See also the MDMA Research Page
The Ecstasy Harm Reduction ProjectEmanuel Sferios
The mission or goal of the Ecstasy Harm Reduction Project is to reduce the harm to both the individual and society resulting from the use of ecstasy and other dance-related drugs. There are three ways in which we intend to accomplish this goal:
Laboratory Pill Testing
We will be coordinating a nation-wide, laboratory pill-testing project whereby ecstasy users can anonymously send pills to a licensed laboratory for testing using gas chromatography. We will then publish the test results on a website. As ecstasy is most often sold in the form of pressed tablets with a specific logo stamped into them, users can then compare the brands being sold in their area to the brands we have tested on the website. Included with the test results will be a photograph of each pill along with its exact measurement.
Similar lab testing programs are underway in England, Germany, Switzerland, France and Holland. These programs are proving successful in their efforts to help users determine what drugs are contained in which brands of ecstasy so that dangerous substances, as well as drugs with unwanted effects, can be avoided.
We have already contacted a professional laboratory that has agreed to perform these testing services for us. Drug Detection Laboratories, in Sacramento, California, has a DEA license to handle controlled substances, and has agreed to test sent anonymously pills and report the results to this project.
Peer to Peer Education
Along with determining the contents of pills, there are health concerns related to the use of ecstasy and other drugs within the rave/dance scene. We are developing ing a network of volunteer educators who attend Bay Area raves and dance club events, set up harm reduction booths, and educate youth about the health and safety issues relating to each of these drugs. These efforts have been very successful. We have already distributed thousands of pieces of literature and engaged hundreds of users, predominantly youth, in conversations about the health and safety issues of their drug use.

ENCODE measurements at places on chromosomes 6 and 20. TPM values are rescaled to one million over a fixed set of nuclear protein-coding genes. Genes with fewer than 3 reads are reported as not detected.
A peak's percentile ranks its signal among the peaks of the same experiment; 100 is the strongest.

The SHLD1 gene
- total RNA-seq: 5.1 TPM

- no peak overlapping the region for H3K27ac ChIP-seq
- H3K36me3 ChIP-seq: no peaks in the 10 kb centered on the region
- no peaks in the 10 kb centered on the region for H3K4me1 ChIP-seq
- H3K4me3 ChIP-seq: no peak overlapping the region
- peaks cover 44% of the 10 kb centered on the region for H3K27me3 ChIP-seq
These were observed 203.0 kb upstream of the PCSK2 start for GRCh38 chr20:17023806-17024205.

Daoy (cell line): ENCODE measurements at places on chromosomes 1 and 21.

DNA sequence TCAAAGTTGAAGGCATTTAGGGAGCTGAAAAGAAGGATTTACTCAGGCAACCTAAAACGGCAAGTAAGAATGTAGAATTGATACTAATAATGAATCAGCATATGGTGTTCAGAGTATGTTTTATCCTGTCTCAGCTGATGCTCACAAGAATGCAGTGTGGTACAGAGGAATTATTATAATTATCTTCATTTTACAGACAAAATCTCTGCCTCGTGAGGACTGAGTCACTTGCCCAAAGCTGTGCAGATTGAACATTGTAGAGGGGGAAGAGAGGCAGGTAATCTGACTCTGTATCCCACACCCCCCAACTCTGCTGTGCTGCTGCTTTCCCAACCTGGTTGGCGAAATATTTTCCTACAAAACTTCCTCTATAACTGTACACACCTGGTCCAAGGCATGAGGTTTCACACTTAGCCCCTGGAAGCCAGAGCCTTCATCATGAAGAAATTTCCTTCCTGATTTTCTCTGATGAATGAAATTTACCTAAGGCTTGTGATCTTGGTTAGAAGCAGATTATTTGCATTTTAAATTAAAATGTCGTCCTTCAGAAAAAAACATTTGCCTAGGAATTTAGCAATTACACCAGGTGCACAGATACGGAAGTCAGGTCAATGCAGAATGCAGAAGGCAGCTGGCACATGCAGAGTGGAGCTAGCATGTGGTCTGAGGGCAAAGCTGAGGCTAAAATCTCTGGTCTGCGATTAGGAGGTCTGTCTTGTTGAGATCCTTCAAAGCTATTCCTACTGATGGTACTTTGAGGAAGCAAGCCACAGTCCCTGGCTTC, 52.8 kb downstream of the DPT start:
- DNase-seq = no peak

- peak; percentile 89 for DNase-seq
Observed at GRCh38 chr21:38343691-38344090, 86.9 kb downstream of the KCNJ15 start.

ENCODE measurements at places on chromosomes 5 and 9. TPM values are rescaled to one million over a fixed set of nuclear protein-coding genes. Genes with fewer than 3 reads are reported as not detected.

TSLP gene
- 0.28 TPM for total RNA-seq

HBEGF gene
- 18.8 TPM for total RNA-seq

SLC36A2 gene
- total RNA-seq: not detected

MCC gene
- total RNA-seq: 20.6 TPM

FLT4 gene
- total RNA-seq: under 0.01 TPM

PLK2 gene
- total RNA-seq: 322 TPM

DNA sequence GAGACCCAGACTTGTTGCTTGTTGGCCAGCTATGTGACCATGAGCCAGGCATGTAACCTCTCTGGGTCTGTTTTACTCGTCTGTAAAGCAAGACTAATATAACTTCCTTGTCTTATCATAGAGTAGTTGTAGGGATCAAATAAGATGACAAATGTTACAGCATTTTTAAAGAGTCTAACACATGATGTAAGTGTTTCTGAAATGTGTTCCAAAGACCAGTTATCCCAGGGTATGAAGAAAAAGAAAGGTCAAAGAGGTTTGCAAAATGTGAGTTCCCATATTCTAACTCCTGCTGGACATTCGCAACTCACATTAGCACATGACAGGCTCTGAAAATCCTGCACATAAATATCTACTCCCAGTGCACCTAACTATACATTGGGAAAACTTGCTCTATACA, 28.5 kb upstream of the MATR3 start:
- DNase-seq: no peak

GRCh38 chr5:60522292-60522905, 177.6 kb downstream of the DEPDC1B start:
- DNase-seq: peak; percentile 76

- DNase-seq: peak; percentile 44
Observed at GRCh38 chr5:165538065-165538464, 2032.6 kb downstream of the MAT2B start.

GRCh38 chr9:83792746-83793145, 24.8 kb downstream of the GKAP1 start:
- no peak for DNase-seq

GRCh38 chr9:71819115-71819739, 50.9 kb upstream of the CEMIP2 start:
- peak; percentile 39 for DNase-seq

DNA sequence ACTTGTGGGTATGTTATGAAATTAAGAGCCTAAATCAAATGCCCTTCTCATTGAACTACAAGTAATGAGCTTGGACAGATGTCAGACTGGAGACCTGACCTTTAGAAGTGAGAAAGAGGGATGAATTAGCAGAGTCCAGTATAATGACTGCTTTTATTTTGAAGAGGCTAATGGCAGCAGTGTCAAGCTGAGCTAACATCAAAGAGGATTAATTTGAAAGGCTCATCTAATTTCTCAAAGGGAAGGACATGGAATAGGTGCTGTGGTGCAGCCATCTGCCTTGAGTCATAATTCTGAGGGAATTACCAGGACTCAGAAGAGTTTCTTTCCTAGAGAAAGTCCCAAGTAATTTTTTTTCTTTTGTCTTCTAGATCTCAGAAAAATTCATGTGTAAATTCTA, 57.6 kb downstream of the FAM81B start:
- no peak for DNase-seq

User Testing Kits
We will also be distributing testing kits that enable users to screen for fake pills and potentially dangerous adulterants. These testing kits, developed for this purpose in Holland in 1997, contain a chemical substance called the Marquis Reagent, which changes color in the presence of amphetamine-like molecular compounds. Subtle but distinguishable differences in color-change occur between all of the most common substances sold as ecstasy. These kits are currently being distributed to ecstasy users through various harm reduction programs in England and throughout Europe.
Background, leadership, organizational structure
The Ecstasy Harm Reduction Project was conceived in Summer 1997 after researching similar harm reduction programs in England, Europe and Canada. Since then we have been networking with individuals and organizations within the Bay Area rave and harm reduction communities. We have close relationships with individuals working within the Harm Reduction Coalition in Oakland, the Lindesmith Center in San Francisco, the Haight Ashbury Free Clinic, The Berkeley Free Clinic, and the East Bay Needle Exchange. We also have working relationships with many rave promoters in the Bay Area, more and more of whom have been asking us to attend their events.
Currently we have two coordinators, Emanuel Sferios and Rebecca Rosdahl along with a few volunteers. Emanuel's background is in the Bay Area activist community, having worked with groups such as the Prison Activist Resource Center, Food Not Bombs, and Berkeley Copwatch. He has currently led our networking efforts within the harm reduction community, as well as the user-testing kits and laboratory analysis aspect of our program. Rebecca has been a part of the Bay Area rave community for many years. In 1997 she founded "Just Say Know," which has been producing and distributing harm reduction literature at raves and techno dance events for two years. She has led our networking efforts within the rave scene, establishing relationships with Bay Area rave promoters. Our organization is perhaps properly conceived of as a merging of Rebecca's and Emanuel's efforts, combining peer-to-peer education with drug identification. We think that together these provide the most comprehensive harm reduction for drug users in these communities.
There is a tangible need for harm reduction within the community of ecstasy users in the Bay Area and nationwide, particularly in the form of peer education and direct health and safety services like drug identification. We have confirmed this need among ecstasy users themselves, both through outreach interviews at Bay Area raves, and by monitoring various internet websites, usenet groups and e-mail lists pertaining to ecstasy. Many ecstasy users (whether regular or occasional) are not aware that a variety of other drugs are sold under the name of ecstasy. The primary concern of those who are aware is identifying the contents of particular pills. We are looking for seed funds. Most of this money will go directly to the laboratory testing project.
The Ecstasy Harm Reduction Project has become Dancesafe